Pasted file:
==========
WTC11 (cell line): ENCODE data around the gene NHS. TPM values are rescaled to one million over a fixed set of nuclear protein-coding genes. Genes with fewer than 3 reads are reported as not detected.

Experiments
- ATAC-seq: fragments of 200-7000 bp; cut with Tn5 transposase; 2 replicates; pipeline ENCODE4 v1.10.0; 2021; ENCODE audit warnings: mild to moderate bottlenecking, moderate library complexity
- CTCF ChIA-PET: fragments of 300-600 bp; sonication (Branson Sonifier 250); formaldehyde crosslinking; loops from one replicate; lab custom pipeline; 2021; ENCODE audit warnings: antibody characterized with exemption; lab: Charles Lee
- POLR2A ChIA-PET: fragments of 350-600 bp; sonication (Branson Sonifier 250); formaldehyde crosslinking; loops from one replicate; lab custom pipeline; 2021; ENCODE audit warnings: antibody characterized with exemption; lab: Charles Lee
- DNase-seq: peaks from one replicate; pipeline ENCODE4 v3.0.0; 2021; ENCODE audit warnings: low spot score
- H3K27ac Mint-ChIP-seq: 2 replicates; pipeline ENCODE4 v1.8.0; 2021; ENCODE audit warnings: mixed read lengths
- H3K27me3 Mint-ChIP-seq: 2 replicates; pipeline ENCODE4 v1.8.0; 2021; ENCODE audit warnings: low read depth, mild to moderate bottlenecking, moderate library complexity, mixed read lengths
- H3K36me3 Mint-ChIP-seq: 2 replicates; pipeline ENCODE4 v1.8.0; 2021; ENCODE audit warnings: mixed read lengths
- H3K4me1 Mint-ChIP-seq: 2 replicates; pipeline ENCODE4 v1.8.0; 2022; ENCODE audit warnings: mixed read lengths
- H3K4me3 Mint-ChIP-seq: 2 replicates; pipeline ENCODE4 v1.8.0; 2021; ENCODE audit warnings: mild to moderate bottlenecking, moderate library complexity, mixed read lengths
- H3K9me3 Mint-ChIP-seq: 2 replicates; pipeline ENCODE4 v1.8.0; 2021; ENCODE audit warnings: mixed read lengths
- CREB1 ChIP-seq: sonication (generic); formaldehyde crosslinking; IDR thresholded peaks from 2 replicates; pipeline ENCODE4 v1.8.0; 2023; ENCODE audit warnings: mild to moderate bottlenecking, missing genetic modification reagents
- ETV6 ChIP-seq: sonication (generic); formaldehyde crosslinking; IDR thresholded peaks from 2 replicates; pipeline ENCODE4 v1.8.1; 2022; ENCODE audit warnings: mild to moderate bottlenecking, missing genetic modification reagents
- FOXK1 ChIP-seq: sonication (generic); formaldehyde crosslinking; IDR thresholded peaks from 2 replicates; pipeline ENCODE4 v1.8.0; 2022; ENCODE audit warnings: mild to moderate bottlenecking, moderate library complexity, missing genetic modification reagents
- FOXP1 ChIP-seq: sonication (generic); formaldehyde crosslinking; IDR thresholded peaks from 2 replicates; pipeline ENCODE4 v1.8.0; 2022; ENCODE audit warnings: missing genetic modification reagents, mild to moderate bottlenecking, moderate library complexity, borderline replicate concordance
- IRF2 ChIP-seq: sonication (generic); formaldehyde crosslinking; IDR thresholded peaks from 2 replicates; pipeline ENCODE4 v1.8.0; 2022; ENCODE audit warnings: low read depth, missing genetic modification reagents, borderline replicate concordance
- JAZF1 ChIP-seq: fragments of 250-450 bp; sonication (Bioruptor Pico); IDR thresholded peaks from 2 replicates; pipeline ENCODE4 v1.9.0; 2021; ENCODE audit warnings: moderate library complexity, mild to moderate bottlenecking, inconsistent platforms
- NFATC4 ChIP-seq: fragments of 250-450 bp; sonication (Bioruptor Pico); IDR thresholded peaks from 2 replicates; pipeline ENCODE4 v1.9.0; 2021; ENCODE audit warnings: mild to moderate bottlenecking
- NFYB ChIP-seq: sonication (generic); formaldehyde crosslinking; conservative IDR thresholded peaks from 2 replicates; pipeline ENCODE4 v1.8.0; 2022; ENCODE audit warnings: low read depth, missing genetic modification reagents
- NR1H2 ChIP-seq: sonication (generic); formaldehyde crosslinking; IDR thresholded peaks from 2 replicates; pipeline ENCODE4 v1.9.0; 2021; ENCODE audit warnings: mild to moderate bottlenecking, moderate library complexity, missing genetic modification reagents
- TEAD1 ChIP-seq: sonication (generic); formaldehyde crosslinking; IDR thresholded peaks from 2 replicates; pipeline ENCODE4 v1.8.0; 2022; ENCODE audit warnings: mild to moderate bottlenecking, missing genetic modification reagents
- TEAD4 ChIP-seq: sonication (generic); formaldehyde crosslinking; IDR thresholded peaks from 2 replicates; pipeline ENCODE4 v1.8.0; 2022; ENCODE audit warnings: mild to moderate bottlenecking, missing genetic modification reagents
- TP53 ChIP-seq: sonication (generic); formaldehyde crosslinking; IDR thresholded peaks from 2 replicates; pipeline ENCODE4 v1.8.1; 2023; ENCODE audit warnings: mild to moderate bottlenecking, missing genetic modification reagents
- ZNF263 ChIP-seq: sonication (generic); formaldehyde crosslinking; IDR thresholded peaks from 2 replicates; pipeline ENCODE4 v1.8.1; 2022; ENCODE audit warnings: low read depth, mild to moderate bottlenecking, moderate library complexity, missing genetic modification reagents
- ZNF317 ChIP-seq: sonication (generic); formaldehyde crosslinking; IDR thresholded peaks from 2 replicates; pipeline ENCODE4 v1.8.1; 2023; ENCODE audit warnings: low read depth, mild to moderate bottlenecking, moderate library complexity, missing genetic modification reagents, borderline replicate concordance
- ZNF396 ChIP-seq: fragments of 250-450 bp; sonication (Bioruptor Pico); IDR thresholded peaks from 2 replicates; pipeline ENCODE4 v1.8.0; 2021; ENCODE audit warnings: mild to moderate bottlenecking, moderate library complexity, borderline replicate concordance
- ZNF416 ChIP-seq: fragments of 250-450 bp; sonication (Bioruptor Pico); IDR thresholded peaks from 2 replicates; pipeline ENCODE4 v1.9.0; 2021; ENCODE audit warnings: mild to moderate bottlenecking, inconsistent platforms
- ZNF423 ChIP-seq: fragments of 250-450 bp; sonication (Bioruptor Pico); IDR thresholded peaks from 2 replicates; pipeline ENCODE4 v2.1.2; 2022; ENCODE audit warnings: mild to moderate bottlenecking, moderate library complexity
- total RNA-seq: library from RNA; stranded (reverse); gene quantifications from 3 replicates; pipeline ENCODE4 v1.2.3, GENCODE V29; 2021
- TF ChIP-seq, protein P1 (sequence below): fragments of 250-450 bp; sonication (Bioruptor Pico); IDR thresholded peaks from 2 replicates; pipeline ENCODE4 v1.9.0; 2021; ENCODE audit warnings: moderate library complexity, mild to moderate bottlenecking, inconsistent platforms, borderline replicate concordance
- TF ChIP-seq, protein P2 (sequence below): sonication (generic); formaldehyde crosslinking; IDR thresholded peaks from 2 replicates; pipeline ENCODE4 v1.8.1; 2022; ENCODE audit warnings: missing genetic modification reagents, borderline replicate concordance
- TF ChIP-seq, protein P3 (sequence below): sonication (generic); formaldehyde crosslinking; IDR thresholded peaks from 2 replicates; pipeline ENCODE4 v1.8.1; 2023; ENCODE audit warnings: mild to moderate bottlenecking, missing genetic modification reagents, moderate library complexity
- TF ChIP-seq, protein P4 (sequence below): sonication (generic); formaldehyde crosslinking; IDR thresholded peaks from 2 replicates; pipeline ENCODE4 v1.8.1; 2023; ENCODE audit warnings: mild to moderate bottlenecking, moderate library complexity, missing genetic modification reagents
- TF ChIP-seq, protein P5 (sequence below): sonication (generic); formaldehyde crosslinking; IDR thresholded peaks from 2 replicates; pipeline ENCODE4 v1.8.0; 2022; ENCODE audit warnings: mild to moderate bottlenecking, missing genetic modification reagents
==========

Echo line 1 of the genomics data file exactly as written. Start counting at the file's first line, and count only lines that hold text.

WTC11 (cell line): ENCODE data around the gene NHS. TPM values are rescaled to one million over a fixed set of nuclear protein-coding genes. Genes with fewer than 3 reads are reported as not detected.